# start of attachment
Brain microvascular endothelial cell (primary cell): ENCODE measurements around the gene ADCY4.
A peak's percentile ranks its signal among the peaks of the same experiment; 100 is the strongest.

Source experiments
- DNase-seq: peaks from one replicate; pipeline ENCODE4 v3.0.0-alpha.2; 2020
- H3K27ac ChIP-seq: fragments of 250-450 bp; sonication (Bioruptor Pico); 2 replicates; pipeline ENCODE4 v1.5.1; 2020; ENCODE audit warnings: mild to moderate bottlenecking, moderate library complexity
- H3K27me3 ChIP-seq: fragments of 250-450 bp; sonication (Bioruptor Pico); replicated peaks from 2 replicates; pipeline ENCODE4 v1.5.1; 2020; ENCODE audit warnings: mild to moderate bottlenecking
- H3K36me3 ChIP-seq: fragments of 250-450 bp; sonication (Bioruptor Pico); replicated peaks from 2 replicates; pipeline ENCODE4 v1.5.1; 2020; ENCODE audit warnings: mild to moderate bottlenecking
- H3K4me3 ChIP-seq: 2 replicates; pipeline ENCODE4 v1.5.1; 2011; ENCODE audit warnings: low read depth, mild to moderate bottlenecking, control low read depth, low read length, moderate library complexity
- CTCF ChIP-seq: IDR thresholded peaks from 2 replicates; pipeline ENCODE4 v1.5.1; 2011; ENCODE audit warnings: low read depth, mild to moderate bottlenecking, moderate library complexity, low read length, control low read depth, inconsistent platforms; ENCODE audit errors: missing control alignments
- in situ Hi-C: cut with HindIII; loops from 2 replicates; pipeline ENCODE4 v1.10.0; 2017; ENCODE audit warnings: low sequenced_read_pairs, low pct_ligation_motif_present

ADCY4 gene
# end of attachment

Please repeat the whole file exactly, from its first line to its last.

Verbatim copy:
Brain microvascular endothelial cell (primary cell): ENCODE measurements around the gene ADCY4.
A peak's percentile ranks its signal among the peaks of the same experiment; 100 is the strongest.

Source experiments
- DNase-seq: peaks from one replicate; pipeline ENCODE4 v3.0.0-alpha.2; 2020
- H3K27ac ChIP-seq: fragments of 250-450 bp; sonication (Bioruptor Pico); 2 replicates; pipeline ENCODE4 v1.5.1; 2020; ENCODE audit warnings: mild to moderate bottlenecking, moderate library complexity
- H3K27me3 ChIP-seq: fragments of 250-450 bp; sonication (Bioruptor Pico); replicated peaks from 2 replicates; pipeline ENCODE4 v1.5.1; 2020; ENCODE audit warnings: mild to moderate bottlenecking
- H3K36me3 ChIP-seq: fragments of 250-450 bp; sonication (Bioruptor Pico); replicated peaks from 2 replicates; pipeline ENCODE4 v1.5.1; 2020; ENCODE audit warnings: mild to moderate bottlenecking
- H3K4me3 ChIP-seq: 2 replicates; pipeline ENCODE4 v1.5.1; 2011; ENCODE audit warnings: low read depth, mild to moderate bottlenecking, control low read depth, low read length, moderate library complexity
- CTCF ChIP-seq: IDR thresholded peaks from 2 replicates; pipeline ENCODE4 v1.5.1; 2011; ENCODE audit warnings: low read depth, mild to moderate bottlenecking, moderate library complexity, low read length, control low read depth, inconsistent platforms; ENCODE audit errors: missing control alignments
- in situ Hi-C: cut with HindIII; loops from 2 replicates; pipeline ENCODE4 v1.10.0; 2017; ENCODE audit warnings: low sequenced_read_pairs, low pct_ligation_motif_present

ADCY4 gene